I remembered growing up how the worlds my characters grew up in were big, dark, and dangerous, you could never tell when you entered the woods if you’d encounter an angry badger protecting it’s den, a pack of hungry wolves, a group of goblins, a hill giant war party with half a dozen ogre and worg companions, or an adult dragon. You might defeat one encounter with confidence, only to flee in stark terror from the very next encounter.

I still play D&D 5E as a player and enjoy it, but as a DM running my own world, I want it to be gritty, frightening, and challenging, yet also give my players the greatest of amount of freedom to try things and push their creativity to its limits, and that is why I have shifted to OSR games and the earliest editions of D&D to meet my needs.

Gaming Thoughts – The feel of gaming the traditional way

In this 19 minute video (AD&D Vlog ep14 – 1e Feel – Treasure Hunters & Equipment Selection) you get an understanding – or reminder if you’re old enough – of what gaming was like for the first few decades of D&D (and might be the direction that RPG’s are slowly moving back towards today).

1. Beginning Characters and gaming philosophy. 
You were not a hero. You may hope to become a hero one day, but you could only really begin to call yourself a hero if you managed to make it to 3rd or 4th level. Many were treasure seekers (you got XP for treasure; 1 gold piece = 1 XP). You began with little wealth or experience. You had to go out into the world to become a hero, and you may not ever get there.

2. The game was challenging.
These days you can frequently charge into a room and take on all the creatures at once, for you have little to fear in modern D&D5E/Pathfinder. You just roll a ton of dice over and over again.

In a traditional game there were no “challenge ratings” for monsters that the DM had to make use of to create “balanced encounters.” You had to seriously think before you did anything. You had to strategize. For every 6 characters that would enter a dungeon, perhaps only 4 would make it out alive by the end, and this stood true until you reached about 3rd or 4th level. This is why you would frequently have hirelings accompany you (and some of these hirelings would be backup characters for players if their main one died in the adventure).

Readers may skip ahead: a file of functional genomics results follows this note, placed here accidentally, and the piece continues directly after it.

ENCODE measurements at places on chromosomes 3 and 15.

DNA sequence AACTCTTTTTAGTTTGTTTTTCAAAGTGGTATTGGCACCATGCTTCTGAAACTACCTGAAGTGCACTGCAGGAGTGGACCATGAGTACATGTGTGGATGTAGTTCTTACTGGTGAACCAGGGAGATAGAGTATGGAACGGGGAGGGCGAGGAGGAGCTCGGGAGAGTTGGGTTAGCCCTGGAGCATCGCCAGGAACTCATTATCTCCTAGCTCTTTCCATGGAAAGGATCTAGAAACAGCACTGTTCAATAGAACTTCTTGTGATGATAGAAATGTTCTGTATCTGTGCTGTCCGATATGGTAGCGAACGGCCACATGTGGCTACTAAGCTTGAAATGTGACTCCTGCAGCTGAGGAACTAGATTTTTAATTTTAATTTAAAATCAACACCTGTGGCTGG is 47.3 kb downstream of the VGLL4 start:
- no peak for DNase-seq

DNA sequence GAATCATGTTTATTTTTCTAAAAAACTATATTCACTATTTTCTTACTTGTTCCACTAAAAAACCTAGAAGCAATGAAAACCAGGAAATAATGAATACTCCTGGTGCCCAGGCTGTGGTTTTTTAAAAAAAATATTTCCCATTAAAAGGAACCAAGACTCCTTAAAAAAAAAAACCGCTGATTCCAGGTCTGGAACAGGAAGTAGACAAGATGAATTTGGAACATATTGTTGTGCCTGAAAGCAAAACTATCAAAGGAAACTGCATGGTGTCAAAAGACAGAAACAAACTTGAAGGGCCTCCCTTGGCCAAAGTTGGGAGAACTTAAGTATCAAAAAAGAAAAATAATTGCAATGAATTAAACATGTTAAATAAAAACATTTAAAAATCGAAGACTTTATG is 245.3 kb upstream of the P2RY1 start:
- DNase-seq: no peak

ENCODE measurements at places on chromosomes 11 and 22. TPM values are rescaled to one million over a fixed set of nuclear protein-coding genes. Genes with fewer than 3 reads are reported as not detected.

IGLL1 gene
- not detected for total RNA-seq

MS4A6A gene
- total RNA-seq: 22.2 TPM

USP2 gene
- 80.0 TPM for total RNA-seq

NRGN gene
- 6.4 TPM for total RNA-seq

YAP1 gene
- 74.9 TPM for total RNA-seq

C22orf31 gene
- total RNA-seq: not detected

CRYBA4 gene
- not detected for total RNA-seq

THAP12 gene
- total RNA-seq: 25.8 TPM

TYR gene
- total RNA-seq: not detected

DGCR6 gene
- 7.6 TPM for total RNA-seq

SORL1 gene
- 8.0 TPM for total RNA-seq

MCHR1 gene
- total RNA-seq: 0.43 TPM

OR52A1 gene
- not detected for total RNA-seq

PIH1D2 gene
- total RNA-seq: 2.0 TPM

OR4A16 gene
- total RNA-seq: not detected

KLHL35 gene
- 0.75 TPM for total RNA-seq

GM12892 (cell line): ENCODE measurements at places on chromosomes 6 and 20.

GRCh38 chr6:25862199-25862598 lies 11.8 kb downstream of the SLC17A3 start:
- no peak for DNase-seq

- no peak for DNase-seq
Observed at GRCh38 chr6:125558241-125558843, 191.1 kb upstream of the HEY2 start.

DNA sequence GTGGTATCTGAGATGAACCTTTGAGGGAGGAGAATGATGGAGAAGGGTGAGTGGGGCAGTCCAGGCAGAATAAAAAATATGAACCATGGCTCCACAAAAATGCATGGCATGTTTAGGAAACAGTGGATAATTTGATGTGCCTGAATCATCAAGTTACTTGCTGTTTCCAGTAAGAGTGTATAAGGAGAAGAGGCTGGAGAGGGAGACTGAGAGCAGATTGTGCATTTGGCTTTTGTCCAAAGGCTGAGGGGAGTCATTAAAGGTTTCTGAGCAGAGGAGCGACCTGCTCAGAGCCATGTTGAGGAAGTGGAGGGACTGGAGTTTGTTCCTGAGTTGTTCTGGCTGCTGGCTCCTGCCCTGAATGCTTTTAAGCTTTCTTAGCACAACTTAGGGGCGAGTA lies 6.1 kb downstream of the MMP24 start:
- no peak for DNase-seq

3. Building/Creating a Character.
Nowadays the focus is on a character’s special abilities (it is a power game, you are building super heroes). You spend 30-45 minutes making that character and spend perhaps 5 minutes choosing equipment.

In old games it was the opposite – you spent 10 minutes making your character and 30 minutes purchasing equipment. This was because every single thing you owned could be of use in an adventuring situation if you were a skillful, thoughtful, observant, imaginative, and inquisitive player. You’d be surprised how your choice of belt, boots, gloves, or cloak would help determine how you made it through a situation.

In a modern game you have a list of abilities which you need to memorize and hope you remember to use them in the specific situations in which they apply. It is very mechanical and requires much less creativity or imagination.

In an old game you had a much smaller list of abilities, but the sky was the limit on what you could do with them if you thought of a creative way to use them in a challenging situation. You had to think and discuss things, and if you came up with a good idea you may not even have to roll dice, the DM might just let you do it. Equipment and your creative use of that equipment was more important than endlessly rolling ability checks. The game was a ROLE playing game, as opposed to a ROLL playing game.

As I leave D&D 5E behind as a DM and continue to work on my new campaign using the Castles & Crusades system (with generous helpings of AD&D 1st edition, BECMI, and AD&D 2nd edition), I look forward to shifting back to this old school approach to gaming.